FIG. 9 shows a top plan view of the dimming disk 50 as a blank. The blank has a central bore 54, which is demarcated by a circular ring shaped boundary surface 54', and is formed with the recesses 52, 53 in 90 offset relationship, whereby recess 52 is adapted for receiving the retaining ring 55 for accommodation of the filter 60. The blank for the dimming disk 50 can then be provided with several dim areas for controlling the light quantity traveling through the dimming disk 50 in dependence on its direction of rotation. As shown in FIG. 10, the individual dim areas on the dimming disk 50 blend, preferably continuously, into one another and are applied in the blank by conventional screen printing. The individual dim areas, denoted 51.1 to 51.6 have sector-shaped configuration and have a dot density that increases, preferably continuously, from dim area to dim area in clockwise direction. The dot density of the dim area 51.6 is so selected that the area, interrupted by the recess 53, is substantially light-impervious (black). Including the recesses 52, 53, the dimming disk 50 thus exhibits eight zones, with recess 53 ensuring a maximum transparency of 100%, while recess 52 is used for receiving the filter 60.

The dimming disk 50 of each assembly 35 are made preferably of heat-resistant glass and, for example, imprinted with heat-resistant or ceramic color, or metallically coated. Preferably, the recess 52 of one of the dimming disks 50 has accommodated therein a color filter (green filter) which permits diagnosis of relatively thin membranes in the human eye, while the recess 52 of the other one of the dimming disks 50 has accommodated therein a fluorescence filter which allows a particular method of visual recognition of blood vessels in the eye when injecting a contrast agent which so interacts with light from the fluorescence filter that the light illuminates in a different wavelength range and thus can be recognized by an viewing filter arranged on a microscope. The viewing filter bars light from the fluorescence filter and permits passage of the light of the contrast agent.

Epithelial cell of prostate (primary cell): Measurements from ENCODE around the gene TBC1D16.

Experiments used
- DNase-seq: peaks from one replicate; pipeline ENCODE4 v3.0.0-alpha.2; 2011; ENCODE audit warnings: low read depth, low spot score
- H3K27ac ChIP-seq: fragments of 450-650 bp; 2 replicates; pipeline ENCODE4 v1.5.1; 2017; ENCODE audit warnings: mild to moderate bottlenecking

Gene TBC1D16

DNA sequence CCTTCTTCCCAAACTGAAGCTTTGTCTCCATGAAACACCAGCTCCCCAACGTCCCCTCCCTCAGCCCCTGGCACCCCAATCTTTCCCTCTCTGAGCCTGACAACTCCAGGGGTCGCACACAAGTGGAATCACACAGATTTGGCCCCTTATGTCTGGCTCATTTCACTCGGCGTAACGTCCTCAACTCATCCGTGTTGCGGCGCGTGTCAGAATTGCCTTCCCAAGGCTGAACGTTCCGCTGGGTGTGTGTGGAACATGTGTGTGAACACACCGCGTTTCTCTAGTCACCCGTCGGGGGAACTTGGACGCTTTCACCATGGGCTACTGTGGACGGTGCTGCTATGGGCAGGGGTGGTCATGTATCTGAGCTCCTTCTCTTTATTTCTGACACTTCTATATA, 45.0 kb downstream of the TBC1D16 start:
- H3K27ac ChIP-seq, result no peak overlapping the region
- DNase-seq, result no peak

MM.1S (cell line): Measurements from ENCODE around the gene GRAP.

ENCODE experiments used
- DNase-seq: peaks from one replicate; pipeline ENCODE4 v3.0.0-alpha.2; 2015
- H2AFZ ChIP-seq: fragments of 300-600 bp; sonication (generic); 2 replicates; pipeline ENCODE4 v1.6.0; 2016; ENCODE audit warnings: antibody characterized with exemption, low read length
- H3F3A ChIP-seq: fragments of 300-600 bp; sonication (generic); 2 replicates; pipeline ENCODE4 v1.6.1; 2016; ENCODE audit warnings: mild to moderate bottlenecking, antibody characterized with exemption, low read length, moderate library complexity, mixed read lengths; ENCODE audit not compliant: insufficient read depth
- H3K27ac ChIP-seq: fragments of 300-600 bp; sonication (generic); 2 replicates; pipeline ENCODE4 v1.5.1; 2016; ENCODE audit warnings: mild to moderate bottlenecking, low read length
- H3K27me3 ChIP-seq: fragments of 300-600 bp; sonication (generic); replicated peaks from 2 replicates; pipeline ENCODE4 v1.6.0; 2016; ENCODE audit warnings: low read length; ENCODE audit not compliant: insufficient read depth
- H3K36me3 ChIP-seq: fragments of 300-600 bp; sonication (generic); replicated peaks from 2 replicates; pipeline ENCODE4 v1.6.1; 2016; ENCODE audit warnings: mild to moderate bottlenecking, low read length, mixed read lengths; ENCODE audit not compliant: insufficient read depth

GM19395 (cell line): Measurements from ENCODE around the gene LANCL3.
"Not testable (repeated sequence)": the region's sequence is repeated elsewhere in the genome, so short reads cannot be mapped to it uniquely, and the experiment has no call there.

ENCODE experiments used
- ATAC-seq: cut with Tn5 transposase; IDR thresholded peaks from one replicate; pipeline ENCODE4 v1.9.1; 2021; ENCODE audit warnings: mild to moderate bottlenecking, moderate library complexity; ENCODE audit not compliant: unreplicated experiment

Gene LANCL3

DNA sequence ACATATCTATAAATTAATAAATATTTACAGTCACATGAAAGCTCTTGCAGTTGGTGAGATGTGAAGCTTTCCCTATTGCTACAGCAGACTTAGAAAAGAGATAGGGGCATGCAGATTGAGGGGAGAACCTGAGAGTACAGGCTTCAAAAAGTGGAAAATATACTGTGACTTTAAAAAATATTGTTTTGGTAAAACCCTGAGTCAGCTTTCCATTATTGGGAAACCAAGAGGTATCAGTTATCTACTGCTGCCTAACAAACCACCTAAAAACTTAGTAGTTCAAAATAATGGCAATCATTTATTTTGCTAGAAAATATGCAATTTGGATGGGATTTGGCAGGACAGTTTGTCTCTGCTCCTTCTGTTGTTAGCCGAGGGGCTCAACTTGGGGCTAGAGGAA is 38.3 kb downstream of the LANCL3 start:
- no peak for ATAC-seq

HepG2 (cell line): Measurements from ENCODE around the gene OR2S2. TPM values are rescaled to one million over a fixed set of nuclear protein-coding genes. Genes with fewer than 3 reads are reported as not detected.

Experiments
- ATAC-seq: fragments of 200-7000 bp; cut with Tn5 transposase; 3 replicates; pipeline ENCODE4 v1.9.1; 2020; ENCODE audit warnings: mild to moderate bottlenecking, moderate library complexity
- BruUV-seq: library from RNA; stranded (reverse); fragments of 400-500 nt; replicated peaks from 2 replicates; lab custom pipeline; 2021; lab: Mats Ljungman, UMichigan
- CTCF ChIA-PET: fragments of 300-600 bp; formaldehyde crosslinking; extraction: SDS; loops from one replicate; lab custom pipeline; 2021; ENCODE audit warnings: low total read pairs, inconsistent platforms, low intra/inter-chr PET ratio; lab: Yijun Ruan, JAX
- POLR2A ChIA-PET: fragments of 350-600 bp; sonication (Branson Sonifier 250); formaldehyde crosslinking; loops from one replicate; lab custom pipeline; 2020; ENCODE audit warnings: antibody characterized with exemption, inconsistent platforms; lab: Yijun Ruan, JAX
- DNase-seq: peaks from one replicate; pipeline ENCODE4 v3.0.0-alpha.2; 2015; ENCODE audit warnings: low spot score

While the invention has been illustrated and described as embodied in a method of and apparatus for focusing a light flux, it is not intended to be limited to the details shown since various modifications and structural changes may be made without departing in any way from the spirit of the present invention.

Patent Citations
Cited PatentFiling datePublication dateApplicantTitle
US5003434 *Jul 13, 1990Mar 26, 1991Den-Tal-Ez, Inc.Miniature hand-held spot source of illumination
US5203353 *Jan 3, 1992Apr 20, 1993Surgical Technologies, Inc.Method of penetrating and working in the vitreous humor of the eye
Referenced by
Citing PatentFiling datePublication dateApplicantTitle
US8747299Jun 2, 2011Jun 10, 2014Grieshaber Ophtalmic Research FoundationMethod and device for the pathology analysis of the Schlemm's canal
Classifications
U.S. Classification351/221
International ClassificationA61B19/00, A61F9/007, A61F9/00, A61B3/00
Cooperative ClassificationA61B3/0008, A61F9/00
European ClassificationA61B3/00B
Legal Events
DateCodeEventDescription
Jan 13, 2009FPExpired due to failure to pay maintenance fee
Effective date: 20081121
Nov 21, 2008LAPSLapse for failure to pay maintenance fees
Jun 2, 2008REMIMaintenance fee reminder mailed
May 18, 2004FPAYFee payment
Year of fee payment: 4
Nov 4, 1999ASAssignment
Owner name: GRIESHABER & CO. AG SCHAFFHAUSEN, SWITZERLAND
Free format text: ASSIGNMENT OF ASSIGNORS INTEREST;ASSIGNORS:GRIESHABER, HANS R.;VOGEL, URS;REEL/FRAME:010362/0833
Effective date: 19991005
Owner name: GRIESHABER & CO. AG SCHAFFHAUSEN 8203 SCHAFFHAUSEN